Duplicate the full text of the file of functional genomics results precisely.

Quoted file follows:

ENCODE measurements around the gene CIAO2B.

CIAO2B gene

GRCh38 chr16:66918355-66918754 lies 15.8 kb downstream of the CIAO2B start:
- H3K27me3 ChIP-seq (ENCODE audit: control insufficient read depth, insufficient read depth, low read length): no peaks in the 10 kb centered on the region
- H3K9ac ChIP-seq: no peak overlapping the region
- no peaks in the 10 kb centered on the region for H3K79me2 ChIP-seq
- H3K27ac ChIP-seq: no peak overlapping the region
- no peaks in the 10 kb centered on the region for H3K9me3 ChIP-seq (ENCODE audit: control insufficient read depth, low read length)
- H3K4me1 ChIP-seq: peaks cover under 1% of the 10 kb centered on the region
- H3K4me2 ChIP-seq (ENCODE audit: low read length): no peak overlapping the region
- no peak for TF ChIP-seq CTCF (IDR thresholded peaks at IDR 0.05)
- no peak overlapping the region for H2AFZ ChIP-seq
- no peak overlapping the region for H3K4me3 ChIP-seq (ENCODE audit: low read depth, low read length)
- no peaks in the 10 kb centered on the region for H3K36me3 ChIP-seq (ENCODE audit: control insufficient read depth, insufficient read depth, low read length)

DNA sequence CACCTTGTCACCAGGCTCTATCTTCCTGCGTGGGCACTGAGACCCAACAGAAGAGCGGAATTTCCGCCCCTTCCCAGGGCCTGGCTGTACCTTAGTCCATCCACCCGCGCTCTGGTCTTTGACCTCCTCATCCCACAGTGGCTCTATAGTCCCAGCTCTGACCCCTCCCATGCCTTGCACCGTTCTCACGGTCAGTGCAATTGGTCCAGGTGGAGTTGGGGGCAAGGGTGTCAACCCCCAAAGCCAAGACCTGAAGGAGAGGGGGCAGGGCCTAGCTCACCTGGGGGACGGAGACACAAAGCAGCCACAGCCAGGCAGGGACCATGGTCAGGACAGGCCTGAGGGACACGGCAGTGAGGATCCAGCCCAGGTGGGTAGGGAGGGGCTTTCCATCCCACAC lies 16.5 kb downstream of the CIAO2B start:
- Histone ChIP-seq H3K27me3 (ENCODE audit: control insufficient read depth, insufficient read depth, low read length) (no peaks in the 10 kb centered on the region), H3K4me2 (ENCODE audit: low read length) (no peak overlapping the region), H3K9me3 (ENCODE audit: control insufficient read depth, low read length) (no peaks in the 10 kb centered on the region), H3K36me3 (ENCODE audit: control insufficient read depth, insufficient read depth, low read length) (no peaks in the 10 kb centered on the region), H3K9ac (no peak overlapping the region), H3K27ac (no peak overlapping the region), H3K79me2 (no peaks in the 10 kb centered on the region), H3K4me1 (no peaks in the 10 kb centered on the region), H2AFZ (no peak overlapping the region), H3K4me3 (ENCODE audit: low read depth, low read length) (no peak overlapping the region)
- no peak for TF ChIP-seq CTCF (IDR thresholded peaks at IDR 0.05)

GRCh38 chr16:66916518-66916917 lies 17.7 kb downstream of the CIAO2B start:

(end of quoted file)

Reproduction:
ENCODE measurements around the gene CIAO2B.

CIAO2B gene

GRCh38 chr16:66918355-66918754 lies 15.8 kb downstream of the CIAO2B start:
- H3K27me3 ChIP-seq (ENCODE audit: control insufficient read depth, insufficient read depth, low read length): no peaks in the 10 kb centered on the region
- H3K9ac ChIP-seq: no peak overlapping the region
- no peaks in the 10 kb centered on the region for H3K79me2 ChIP-seq
- H3K27ac ChIP-seq: no peak overlapping the region
- no peaks in the 10 kb centered on the region for H3K9me3 ChIP-seq (ENCODE audit: control insufficient read depth, low read length)
- H3K4me1 ChIP-seq: peaks cover under 1% of the 10 kb centered on the region
- H3K4me2 ChIP-seq (ENCODE audit: low read length): no peak overlapping the region
- no peak for TF ChIP-seq CTCF (IDR thresholded peaks at IDR 0.05)
- no peak overlapping the region for H2AFZ ChIP-seq
- no peak overlapping the region for H3K4me3 ChIP-seq (ENCODE audit: low read depth, low read length)
- no peaks in the 10 kb centered on the region for H3K36me3 ChIP-seq (ENCODE audit: control insufficient read depth, insufficient read depth, low read length)

DNA sequence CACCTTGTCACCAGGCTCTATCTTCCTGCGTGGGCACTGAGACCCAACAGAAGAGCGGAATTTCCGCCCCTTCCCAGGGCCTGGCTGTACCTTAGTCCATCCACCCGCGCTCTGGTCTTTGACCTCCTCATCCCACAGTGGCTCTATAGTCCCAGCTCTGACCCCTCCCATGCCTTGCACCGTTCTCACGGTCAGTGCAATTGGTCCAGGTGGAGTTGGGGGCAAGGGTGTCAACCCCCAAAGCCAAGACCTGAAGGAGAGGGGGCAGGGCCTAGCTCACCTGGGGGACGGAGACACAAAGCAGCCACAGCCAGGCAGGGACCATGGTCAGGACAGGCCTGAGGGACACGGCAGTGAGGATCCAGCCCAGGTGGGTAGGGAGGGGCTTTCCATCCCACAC lies 16.5 kb downstream of the CIAO2B start:
- Histone ChIP-seq H3K27me3 (ENCODE audit: control insufficient read depth, insufficient read depth, low read length) (no peaks in the 10 kb centered on the region), H3K4me2 (ENCODE audit: low read length) (no peak overlapping the region), H3K9me3 (ENCODE audit: control insufficient read depth, low read length) (no peaks in the 10 kb centered on the region), H3K36me3 (ENCODE audit: control insufficient read depth, insufficient read depth, low read length) (no peaks in the 10 kb centered on the region), H3K9ac (no peak overlapping the region), H3K27ac (no peak overlapping the region), H3K79me2 (no peaks in the 10 kb centered on the region), H3K4me1 (no peaks in the 10 kb centered on the region), H2AFZ (no peak overlapping the region), H3K4me3 (ENCODE audit: low read depth, low read length) (no peak overlapping the region)
- no peak for TF ChIP-seq CTCF (IDR thresholded peaks at IDR 0.05)

GRCh38 chr16:66916518-66916917 lies 17.7 kb downstream of the CIAO2B start: